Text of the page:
WASHINGTON (NEXSTAR) — Members of the Congressional Black Caucus are demanding justice after recent killings of black Americans.
Calling the acts of violence like the ones that left George Floyd of Minneapolis and jogger Ahmaud Arbery of Georgia dead “modern-day lynchings,” they are demanding Congress move forward with making lynching a federal crime.
“It’s sad day in America,” Rep. Joyce Beatty, D-Ohio, said Friday.
Floyd, who was not armed, died after a white police officer knelt on his neck. That officer, who was fired earlier this week, was arrested Friday on murder and manslaughter charges.
“How do you explain this to our children?” Beatty wondered.
Rep. Karen Bass, D-Calif., called the death a “public execution in clear view.”
“It’s just devastating,” she said, adding that she understands why the people of Minneapolis have been so furious, leading to rioting and fires in the city. “I think people emotionally right now are feeling like, ‘When will this ever stop?'”
They said Congress must send a clear message to denounce racist violence by passing the Emmett Till Antilynching Act. It would make lynching, defined as a conspiracy to commit a hate crime, a federal offense.
“Make lynching a federal law that would make it a hate crime,” Beatty said.
“(It’s) the least we can do,” Bass agreed.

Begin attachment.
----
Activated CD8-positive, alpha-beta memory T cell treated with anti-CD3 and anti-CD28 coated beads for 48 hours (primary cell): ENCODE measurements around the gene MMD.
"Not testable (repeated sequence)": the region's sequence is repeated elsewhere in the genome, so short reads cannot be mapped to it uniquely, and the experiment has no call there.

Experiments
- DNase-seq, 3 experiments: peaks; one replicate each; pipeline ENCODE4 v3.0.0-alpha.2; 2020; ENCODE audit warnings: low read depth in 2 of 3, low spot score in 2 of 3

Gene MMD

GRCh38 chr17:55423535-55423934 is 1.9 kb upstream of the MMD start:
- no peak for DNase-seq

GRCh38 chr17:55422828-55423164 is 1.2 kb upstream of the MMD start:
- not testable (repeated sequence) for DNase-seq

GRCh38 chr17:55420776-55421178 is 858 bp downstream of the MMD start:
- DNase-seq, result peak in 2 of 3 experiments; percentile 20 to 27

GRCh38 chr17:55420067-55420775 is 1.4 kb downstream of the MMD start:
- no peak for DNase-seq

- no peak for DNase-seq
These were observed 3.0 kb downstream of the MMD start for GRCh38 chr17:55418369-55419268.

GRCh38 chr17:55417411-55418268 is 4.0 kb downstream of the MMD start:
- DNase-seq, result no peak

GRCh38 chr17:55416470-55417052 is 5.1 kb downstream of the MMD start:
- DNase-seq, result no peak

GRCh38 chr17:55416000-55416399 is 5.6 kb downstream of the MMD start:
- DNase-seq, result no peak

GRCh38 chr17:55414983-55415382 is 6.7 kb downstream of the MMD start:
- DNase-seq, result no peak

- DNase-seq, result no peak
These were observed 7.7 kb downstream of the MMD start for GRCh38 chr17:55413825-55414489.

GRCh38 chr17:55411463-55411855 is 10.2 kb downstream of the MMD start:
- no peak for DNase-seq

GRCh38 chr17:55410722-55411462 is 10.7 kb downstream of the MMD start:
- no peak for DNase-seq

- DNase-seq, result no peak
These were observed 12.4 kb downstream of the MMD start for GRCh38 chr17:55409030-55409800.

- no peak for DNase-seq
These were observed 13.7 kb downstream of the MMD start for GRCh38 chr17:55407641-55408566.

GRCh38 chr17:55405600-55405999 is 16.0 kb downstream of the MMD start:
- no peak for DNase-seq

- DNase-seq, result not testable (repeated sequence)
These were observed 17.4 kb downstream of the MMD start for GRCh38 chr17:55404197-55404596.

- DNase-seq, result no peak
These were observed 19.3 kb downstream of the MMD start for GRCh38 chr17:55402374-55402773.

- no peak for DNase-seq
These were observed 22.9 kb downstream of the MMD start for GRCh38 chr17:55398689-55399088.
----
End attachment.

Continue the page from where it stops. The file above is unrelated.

The act was approved by the Democrat-led House earlier this year, but has stalled in the Republican-led Senate. While the office of Senate Majority Leader Mitch McConnell, R-Ky., pointed out that the Senate did pass an antilynching measure last year, it did not provide answers to if and when the upper chamber will vote on Emmett Till Antilynching Act.
Rep. Bobby Rush, D-Ill., authored the House bill. He said if it becomes law, it would advance federal investigations into deaths like Floyd’s and Arbery’s.
“We’re under attack,” Rush said.
He said he’s now drafting new legislation that would focus on lynchings by police officers.
While President Donald Trump has called for federal investigations into Floyd’s death, saying it is “very much involved,” the Congressional Black Caucus said long-lasting change is needed.